How to wash a wool blanket?

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How to wash a wool blan­ket to keep an attrac­tive prod­uct for a long time? Soon­er or lat­er, every house­wife thinks about this, because such an irre­place­able and prac­ti­cal thing is in almost every home. Plaids can be used in dif­fer­ent ways: they can be a great addi­tion to the inte­ri­or, empha­siz­ing the cho­sen style of dec­o­rat­ing the room, or they can be a cozy cocoon, which is nice to wrap your­self in on a cool win­ter evening with a cup of hot tea and your favorite book. In addi­tion, blan­kets per­fect­ly pro­tect the bed from any pol­lu­tion dur­ing the day. How­ev­er, they them­selves get dirty much faster. Of course, they have to be cleaned and washed from time to time. But with­out know­ing the basic rules for car­ing for woolen prod­ucts, ignor­ing the rec­om­men­da­tions on the label, hav­ing no idea about the com­po­si­tion of your favorite item, you can ruin it after the first wash. How to wash such a blan­ket with­out dam­ag­ing the fibers?

If you decide to buy a woolen blan­ket in a spe­cial­ized store? Excel­lent. You receive a prod­uct with a fac­to­ry label, which indi­cates how to wash the blan­ket. How­ev­er, it is far from always pos­si­ble to peep into such a “cheat sheet”. Espe­cial­ly if the blan­ket is hand­made. It is worth remem­ber­ing that for absolute­ly all wool prod­ucts, a few sim­ple rules of care are rel­e­vant:

    Wool does not like too hot water. At high temperatures, the fibers can behave completely unpredictably — the blanket will either shrink, deforming beyond recognition, or stretch, becoming thinner. Such items should be washed as delicate items.
    It is strictly forbidden both to wash the blanket, intensively shuffling it, and to twist the product, dry it on a battery or near an electric dryer — the fibers will become brittle.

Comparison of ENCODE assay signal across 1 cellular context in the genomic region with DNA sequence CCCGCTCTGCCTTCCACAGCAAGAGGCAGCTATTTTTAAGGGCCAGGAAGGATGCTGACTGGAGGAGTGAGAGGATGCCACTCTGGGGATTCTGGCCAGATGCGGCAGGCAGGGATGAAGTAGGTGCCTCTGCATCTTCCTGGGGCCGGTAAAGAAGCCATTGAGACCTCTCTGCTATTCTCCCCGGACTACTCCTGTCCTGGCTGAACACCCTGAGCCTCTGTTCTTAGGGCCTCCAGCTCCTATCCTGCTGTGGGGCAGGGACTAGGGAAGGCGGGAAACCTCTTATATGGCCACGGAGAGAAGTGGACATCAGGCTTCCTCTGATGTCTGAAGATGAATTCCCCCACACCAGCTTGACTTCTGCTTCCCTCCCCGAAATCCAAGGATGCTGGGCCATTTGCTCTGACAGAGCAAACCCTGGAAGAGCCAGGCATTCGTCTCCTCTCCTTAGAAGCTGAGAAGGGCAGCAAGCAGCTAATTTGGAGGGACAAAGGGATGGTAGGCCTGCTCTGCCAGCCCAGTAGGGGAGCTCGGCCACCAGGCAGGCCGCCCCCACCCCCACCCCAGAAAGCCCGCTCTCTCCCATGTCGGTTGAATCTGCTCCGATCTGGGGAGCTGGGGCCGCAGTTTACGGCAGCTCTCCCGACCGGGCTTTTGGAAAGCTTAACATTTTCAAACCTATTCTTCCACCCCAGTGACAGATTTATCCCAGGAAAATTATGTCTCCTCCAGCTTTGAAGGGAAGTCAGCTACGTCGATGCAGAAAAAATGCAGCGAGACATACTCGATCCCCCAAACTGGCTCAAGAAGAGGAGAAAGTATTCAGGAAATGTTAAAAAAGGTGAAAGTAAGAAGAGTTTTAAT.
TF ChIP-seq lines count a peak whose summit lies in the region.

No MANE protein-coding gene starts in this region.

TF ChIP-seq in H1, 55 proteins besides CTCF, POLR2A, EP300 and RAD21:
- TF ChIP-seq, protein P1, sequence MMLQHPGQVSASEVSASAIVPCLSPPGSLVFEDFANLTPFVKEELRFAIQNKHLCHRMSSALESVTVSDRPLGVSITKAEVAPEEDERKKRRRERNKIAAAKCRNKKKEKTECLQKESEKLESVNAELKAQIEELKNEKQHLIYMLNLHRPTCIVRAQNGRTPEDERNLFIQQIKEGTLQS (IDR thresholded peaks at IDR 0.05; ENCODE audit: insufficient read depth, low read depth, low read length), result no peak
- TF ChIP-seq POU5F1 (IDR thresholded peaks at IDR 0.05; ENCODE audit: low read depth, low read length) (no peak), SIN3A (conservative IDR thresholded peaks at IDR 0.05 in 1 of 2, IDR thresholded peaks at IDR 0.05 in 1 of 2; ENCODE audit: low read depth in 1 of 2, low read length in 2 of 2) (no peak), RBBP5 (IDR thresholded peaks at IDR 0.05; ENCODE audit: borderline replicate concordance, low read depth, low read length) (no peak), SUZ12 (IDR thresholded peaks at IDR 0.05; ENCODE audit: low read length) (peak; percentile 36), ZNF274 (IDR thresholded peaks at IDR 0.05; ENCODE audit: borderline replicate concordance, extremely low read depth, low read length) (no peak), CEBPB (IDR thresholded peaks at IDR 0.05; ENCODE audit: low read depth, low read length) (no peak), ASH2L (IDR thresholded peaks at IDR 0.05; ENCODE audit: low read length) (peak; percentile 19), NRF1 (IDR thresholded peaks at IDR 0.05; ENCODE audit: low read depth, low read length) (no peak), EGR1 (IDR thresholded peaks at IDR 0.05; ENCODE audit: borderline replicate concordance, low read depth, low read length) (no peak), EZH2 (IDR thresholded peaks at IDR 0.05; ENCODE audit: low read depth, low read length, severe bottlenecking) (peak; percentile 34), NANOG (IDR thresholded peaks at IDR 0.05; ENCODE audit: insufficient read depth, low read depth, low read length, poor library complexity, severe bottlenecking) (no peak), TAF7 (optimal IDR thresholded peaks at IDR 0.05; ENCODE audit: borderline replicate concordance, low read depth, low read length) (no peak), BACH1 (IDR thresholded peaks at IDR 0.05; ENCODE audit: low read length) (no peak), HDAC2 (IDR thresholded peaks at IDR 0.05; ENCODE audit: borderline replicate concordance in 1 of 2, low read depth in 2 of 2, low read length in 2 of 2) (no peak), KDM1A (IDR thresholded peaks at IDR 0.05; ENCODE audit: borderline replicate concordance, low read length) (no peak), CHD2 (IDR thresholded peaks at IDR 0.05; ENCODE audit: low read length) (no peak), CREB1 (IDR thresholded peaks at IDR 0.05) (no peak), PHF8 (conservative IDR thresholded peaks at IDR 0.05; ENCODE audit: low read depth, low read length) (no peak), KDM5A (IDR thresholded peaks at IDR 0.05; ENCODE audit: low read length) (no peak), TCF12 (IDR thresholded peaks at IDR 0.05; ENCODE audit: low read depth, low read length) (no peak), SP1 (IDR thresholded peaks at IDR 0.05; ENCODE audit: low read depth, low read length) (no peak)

Can you wash a blanket with bleach? Of course not, even if your blanket is completely white and the bleach contains no chlorine. Any aggressive impact will destroy the structure of the thing.
    You should not iron the product, wool is a textured material, its advantage is lightness and volume of weaving. With an iron, you just spoil the texture. The maximum that can be done if you want to return an incorrectly dried blanket to its original shape is to gently walk over it with steam, moistening the surface and straightening the edges.
    Any wool product should be dried on a horizontal surface, so it will not stretch out, and no crease will form at the fold.

How to wash a blanket correctly?

If you are going to wash your blan­ket in the machine, it is bet­ter to imme­di­ate­ly aban­don this idea. These items can only be washed by hand. Even the most gen­tle machine wash mode is capa­ble of felt­ing the prod­uct so that after dry­ing it will resem­ble thick felt.

    Before washing, it is worth soaking the blanket in a mild detergent solution — just 10 minutes to allow the wool to soak. Can be washed with liquid gels containing lanolin.
    In no case do not wrinkle or rub the blanket. Gently press down on it, causing the tissue to absorb and release the solution. The water temperature should not be higher than 30 degrees.
    It is best to wash and soak the blanket and other large items in the bath. To change the soaking solution to a more concentrated washing solution, simply drain the bath water and fill it with clean water, and then add wool washing gel to it. Carefully, as if rubbing the plaid, gently turn it over without lifting it. As soon as the surface of the blanket is clean, drain the bath water again and collect fresh water to rinse the product.
    You need to rinse the blankets as carefully as you wash them, it is best to change the water as many times as possible, adding conditioner to it.
    After all the washing solution is completely washed out of the fibers, let the blanket drain naturally by placing it on a wire rack or the bottom of an inverted bowl. Woolen blankets cannot be twisted and wrung out!

Drying wool blankets

Woolen things should dry nat­u­ral­ly at room tem­per­a­ture, pre­vi­ous­ly laid out on a hor­i­zon­tal sur­face cov­ered with cot­ton, and prefer­ably ter­ry cloth with good hygro­scop­ic­i­ty.

After you have fin­ished wash­ing a woolen blan­ket, you can­not dry it in the sun or in strong winds, and dry­ing on a clothes­line can com­plete­ly ruin the thing. By the way, you need to air the blan­kets in the fresh air reg­u­lar­ly, and not just after wash­ing. Nat­ur­al wool per­fect­ly absorbs any smells. If after wash­ing you decide to send your favorite blan­ket for sea­son­al stor­age, you should pack it in a spe­cial bag made of thick cot­ton.

By Yraa

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